Why save the elephant?

Elephants have roamed the wild for 15 million years and today this iconic species faces their biggest threat to survival due to continued ivory poaching. As long as there is a demand for ivory, elephants will be continued to be killed for their tusks. Today it is estimated up to 36,000 elephants are killed annually, that’s one life lost every 15 minutes.

Reasons to save the elephant:

  • If we don’t act now this iconic species could be extinct from the wild by 2025.
  • In some countries of Africa including Sierra Leone and Senegal, elephants have already been driven to extinction.
  • Communities across Africa are dependent on elephants for an income through tourism. Saving the elephants also means preventing poverty, sustaining livelihoods and promoting sustainable tourism.
  • Elephants are a keystone species. Other animals, plants and entire ecosystems rely on them for survival.
  • ‘As go the elephants, so do the trees.’ Elephants are known as ‘nature’s gardeners’, plants and trees rely on elephants to disperse their seeds far and wide through their dung.
  • Elephant’s large footprints act as water collectors for smaller animals.
  • By uprooting trees to feed, they control the tree population leaving grasses to thrive and sustain animals such as wildebeests and zebras.
  • Elephants share the same emotions and cognitive behavior as humans. They grieve for their lost loved ones, they feel fear, joy and empathy and are highly praised for their intelligence.


Ivory trade - Past and Present

In the early 1970s, demand for ivory rocketed with 80% of traded raw ivory coming from poached elephants. A ban was put in place in 1989 by CITES (Convention on International Trade in Endangered Species of Wild Fauna and Flora) and all international trade was prohibited in an attempt to combat this massive illegal trade.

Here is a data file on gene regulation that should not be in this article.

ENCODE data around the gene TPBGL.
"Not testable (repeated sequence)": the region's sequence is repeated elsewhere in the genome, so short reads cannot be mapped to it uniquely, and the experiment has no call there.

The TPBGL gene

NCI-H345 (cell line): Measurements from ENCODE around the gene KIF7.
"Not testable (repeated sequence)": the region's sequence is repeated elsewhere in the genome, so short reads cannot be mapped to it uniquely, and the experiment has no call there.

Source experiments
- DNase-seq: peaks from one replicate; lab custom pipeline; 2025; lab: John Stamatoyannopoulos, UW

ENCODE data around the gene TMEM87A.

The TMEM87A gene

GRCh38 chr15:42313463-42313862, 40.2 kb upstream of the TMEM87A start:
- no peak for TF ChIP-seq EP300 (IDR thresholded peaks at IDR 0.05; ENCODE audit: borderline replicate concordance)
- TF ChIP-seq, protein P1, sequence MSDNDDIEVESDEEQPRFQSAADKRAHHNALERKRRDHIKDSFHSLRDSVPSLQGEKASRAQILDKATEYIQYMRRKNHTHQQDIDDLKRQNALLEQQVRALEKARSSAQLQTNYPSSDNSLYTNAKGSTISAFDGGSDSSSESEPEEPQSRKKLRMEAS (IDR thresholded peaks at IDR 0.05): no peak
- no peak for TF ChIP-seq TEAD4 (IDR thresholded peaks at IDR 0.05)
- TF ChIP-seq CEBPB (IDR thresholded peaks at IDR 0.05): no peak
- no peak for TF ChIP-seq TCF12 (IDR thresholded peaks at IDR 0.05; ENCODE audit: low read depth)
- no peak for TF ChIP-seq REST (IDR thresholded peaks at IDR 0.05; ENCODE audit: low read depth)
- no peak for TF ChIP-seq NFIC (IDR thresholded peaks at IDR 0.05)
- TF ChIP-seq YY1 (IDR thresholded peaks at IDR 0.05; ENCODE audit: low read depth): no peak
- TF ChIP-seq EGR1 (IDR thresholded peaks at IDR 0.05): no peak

Major ivory markets were eliminated and some countries in Africa experienced a steep decline in illegal killing allowing some elephant populations to recover. Following a ‘one-off sale’ in 2008, the illegal trade rocketed with 2011 seeing the largest seizures of ivory since records began. Elephant populations declined rapidly as poaching escalated across much of Africa, fuelling the black market.

In 2012, 36,000 elephants were killed for their tusks. A record high leading conservationists to estimate their extinction by 2025 if urgent action is not taken.

Today the demand for ivory continues, wild elephants are being slaughtered daily for their tusks.

For many individuals, especially in, but not limited to, Far Eastern countries, ivory continues to be a symbol of wealth, status and power. As it stands, China’s ivory industry is poised for growth.

The government has licensed at least 35 carving factories and 130 ivory retail outlets and sponsors ivory carving at schools like the Beijing University of Technology. Stemming demand for ivory from consumer countries is fundamental to the survival of the elephant species.
(Source: http://ngm.nationalgeographic.com/2012/10/ivory/christy-text)

Organised bands of criminals are stealing and slaughtering elephants, rhinos and tigers in a way that has never been seen before. Poachers are taking these animals, sometimes in unimaginably high numbers, and using the weapons of war to efficiently kill large herds of wild, innocent animals. Sub-machine guns, night vision goggles and even helicopters are used to slaughter up to 100 elephants each day. It's not just animals lives at risk, in the last 10 years, 1,000* rangers were killed protecting wildlife in the “war” against poachers.

The profits from wildlife trafficking are being traced to terrorist groups whilst in turn poses an increased threat to national and economic stability. Wildlife crime is said to be valued at approximately $17billion.

* The Thin Green Line Foundation


Kenya’s port of Mombasa is the major transit route for the ferrying of illegal ivory from the East and Central Africa region. Ivory is often chopped into small pieces, polished and neatly cut into small cubes and circles to conceal the tusk shape during the scanning process.